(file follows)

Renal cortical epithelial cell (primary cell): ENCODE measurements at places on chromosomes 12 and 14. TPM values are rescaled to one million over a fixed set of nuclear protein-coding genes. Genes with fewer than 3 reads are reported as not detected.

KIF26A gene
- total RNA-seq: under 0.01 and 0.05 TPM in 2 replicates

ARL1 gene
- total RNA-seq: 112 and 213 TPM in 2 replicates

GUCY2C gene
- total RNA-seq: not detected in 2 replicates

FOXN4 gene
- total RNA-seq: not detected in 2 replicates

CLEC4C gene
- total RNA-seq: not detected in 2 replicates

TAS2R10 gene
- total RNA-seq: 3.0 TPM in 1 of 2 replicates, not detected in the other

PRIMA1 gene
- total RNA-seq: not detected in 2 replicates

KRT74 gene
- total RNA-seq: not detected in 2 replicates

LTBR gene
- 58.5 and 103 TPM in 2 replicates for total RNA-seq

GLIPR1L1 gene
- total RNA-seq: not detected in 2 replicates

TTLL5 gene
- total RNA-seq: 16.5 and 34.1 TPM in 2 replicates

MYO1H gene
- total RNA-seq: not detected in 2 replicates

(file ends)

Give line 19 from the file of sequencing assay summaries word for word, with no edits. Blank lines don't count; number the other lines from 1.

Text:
- 58.5 and 103 TPM in 2 replicates for total RNA-seq